Would BrewDog be punk enough to boast about complaints, such as the backlash they gained from their advertisement (that was begging for money once again) that many criticised for mocking sex work, homelessness, and trans people? Or the complaints from the many people they have sued and almost bankrupt? The complaints from the many artists whose work has been stolen? Or actual punks being asked to leave their Glasgow bar due to their punk attire? This whole ‘complaints on t-shirts’ could have been created ironically by an artist, in the hopes of complaining about work stolen, to then have the idea stolen. 

  All these elaborate and extravagant mass marketing ploys aren’t thought up by a clan of smacked up punks in some dive-bar crack den, wondering how they can get the 50+ female demographic to swap over to drinking BrewDog. They’re designed and devised by marketing experts, or at least people applying for positions in marketing with BrewDog. There’s a fast growing community of disgruntled past interviewees who believe their ideas have been stolen from the interview process. Their interview process looks like a full time job in itself, which involves giving ideas for almost all aspects of the company, like having to create ‘an idea for a new beer launch’. Simple. 

  At one point, owner/captain/cunt, James Watt took to Twitter to mock an unsuccessful interviewee, Jenny Frankart, as she invoiced the company for her interview process. James tweeted a picture of the invoice, ridiculing the idea of charging for an unsuccessful interview. However, he suspiciously omitted some key points to the dispute, such as the interview process taking 5 months, Jenny not being reimbursed for flights as agreed, and being asked to come up with the entire 2018 marketing strategy. The picture of the invoice also conveniently cut off the section that stated that if Jenny wasn’t paid, she would hold the intellectual property of the work.

So, Jenny wasn’t a spiteful loser trying to get paid for an interview out of spite; she simply wanted to be paid for her work, or remain the owner of it. This tweet of James’ seemed to backfire, as it brought together, very publicly, the community of the victims of stolen work and interview bamboozling. BrewDog may want to update their Modern Slavery Statement, as there seems to be alot of unpaid labour surrounding their crafty corporation. 

  Though not through the interview process, an agency claimed they pitched the idea of Punk AF low alcohol beer to BrewDog but the campaign was unsuccessful. The company was then surprised to see that their idea had gone ahead, but no payment sailed their way from the captain or any crewmates.  A friend of mine, a graphic designer, even had some ideas stolen from an interview process with BrewDog. However, he told me ‘I honestly can’t even fully remember the idea it was that long ago’. So I guess that’s my hot scoop gone cold. 

  Those that do manage to become a part of the BrewDog pack after jumping through the interview hoops are rewarded with the National Living Wage. This shows the real dystopian world we currently live in, and not the imaginative Watt World that BrewDog mercilessly wants to terraform. Giving your workers enough money to merely live is a cause for celebration these days. Well done worker, you can have bread and heat this winter, aren’t we a lovely bunch.

  If none of these tales have yet soured your taste for BrewDog (and they have several delicious sour beers) then you can join them. You could purchase the Brewdog business book – Business for Punks – where you can learn all their great punk tips, like being tight with money (see interview scheme) or to not bother with peoples advice and not even start a business, this from a business advice book.

The company worth over £1.7 billion is always shaking the can looking for ‘investors’ to join this ‘small craft punk brewery’, but these shares are closer to discount cards than an actual investment. Equity for Punks. Oxymorons. The money is fed back to the fat cats they once ridiculed. In fact, not only is BrewDog for sale, but Punk (or at least the copyright term) was washed, packaged and sold off to BrewDog with a pretty wee bow. James stated that he was simply trying to protect his punk brand by gaining the copyright, cause nothing screams punk more than legally owning the term so that none of the other kids can play with it. Punk™ terms and conditions apply.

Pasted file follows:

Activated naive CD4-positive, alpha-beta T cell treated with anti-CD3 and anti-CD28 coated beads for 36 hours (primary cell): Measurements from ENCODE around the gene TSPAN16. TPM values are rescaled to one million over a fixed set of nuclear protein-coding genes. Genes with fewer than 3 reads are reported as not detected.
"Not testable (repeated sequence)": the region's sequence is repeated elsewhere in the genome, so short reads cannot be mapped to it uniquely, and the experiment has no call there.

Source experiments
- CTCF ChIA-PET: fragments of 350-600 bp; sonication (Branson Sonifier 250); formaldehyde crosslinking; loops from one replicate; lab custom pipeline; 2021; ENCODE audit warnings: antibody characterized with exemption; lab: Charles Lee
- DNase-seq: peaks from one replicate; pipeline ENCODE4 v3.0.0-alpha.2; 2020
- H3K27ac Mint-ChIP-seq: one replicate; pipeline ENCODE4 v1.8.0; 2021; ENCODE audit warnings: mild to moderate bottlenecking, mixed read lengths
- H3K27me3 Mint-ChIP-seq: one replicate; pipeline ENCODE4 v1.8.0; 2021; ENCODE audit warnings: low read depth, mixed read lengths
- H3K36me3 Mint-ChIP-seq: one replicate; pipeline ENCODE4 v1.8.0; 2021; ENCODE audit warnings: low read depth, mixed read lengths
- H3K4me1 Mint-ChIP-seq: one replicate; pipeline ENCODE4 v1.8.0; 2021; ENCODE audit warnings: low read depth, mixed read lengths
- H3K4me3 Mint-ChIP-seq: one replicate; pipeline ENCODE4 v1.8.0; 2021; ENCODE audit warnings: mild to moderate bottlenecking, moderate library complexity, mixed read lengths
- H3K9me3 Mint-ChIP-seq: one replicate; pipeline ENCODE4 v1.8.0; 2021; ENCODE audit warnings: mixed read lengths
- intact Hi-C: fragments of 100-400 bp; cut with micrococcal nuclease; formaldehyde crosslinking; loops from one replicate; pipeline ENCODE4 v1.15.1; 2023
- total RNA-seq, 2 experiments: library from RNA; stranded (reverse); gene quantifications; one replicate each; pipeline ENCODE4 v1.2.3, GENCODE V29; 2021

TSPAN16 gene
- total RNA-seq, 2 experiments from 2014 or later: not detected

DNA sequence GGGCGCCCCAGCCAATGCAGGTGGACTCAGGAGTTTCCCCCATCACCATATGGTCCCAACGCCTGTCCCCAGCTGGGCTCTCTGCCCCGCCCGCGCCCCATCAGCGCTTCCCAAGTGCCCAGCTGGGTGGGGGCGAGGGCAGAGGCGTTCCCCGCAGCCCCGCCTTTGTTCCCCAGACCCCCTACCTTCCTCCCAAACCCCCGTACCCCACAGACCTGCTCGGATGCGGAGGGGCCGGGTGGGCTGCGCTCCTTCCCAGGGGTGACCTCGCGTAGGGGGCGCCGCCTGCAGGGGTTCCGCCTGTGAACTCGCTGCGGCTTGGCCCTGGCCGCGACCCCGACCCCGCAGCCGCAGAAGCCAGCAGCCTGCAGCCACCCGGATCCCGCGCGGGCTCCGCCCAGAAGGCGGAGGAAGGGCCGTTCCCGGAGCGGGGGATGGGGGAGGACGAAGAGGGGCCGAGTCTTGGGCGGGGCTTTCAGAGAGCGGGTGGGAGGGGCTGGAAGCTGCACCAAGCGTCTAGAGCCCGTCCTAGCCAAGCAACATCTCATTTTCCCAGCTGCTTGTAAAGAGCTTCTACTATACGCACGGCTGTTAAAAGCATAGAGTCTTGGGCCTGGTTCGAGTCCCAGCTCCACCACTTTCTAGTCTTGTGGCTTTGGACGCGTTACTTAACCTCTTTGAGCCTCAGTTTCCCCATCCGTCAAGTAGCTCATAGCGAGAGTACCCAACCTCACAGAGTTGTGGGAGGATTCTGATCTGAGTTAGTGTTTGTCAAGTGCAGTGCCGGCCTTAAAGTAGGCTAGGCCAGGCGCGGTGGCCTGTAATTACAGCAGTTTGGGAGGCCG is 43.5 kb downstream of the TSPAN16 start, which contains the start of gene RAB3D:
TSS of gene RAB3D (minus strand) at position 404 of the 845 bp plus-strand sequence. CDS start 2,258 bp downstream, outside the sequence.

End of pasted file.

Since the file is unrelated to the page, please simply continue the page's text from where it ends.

Advice taken from James Watt’s book Business for Punks: Break All the Rules – the BrewDog Way as featured on Amazon

  The BrewDog copyright flag was then planted on any land they believed they could conquer. Colonialism in craft cans. One victim was Draft Punk, a bar that was threatened with legal action due to using Punk in their name. Didn’t they know BrewDog owned Punk now? Another small bar, Lone Wolf, was hounded by the feral copyright beasts, as BrewDog owned this for a Gin product that was on the horizon (now just named The Wolf, ironically more alone now without the word lone). For them, the cost of legal fees and dealing with the Punk™Pricks at BrewDog almost financially ruined them. As a noble Captain, James took no responsibility. The lawyers were sacrificed on both occasions; shown the plank, carrying all responsibility. 

  With some poetic beauty, BrewDog were sued by the Elvis Estate in regards to their beer Elvis Juice (which is as sweet as the tunes of Elvis). They missed all sense of irony, with a statement aimed at Elvis that couldn’t describe their past adventures with copyright any better – ‘Here at BrewDog, we don’t take too kindly to petty pen pushers attempting to make a fast buck by discrediting our good name under the guise of copyright infringement’. That’s the punk barrel calling the can Elvis. To respond, they grabbed a publicity team again and the owners decided to change their names to Elvis to smuggly state ‘from this point forward, Elvis Juice is named after us’. It didn’t work.

 

  So BrewDog, not the rebellious punks they so desperately want to be seen as, just a pack of bourgeoisie bastards. I doubt Dickie (the other co-creator) would still stand by his idea of ‘seeing themselves as he lone and rebellious independent, against the boardroom ethos of most major breweries’? The mantra he confesses to always having of ‘them and us’ is still very fitting, the elite against the masses.

I hope that this somehow finds its way to James Watt as I’ve decided to join him in not just the craft industry, but also have fun changing my name. I shall now be known as Punk Wild Wolf James Watt BrewDog Rowlands. For my first and final brew, I am selling one, and only one, luxury exclusive pre-post-apocalyptic craft beer for 1p, named James Watt is a bit of a twat and I hope to not get sued. Enjoy responsibly. Once the order is in, I will have a campaign to raise funds of £10,000. See you in court, James.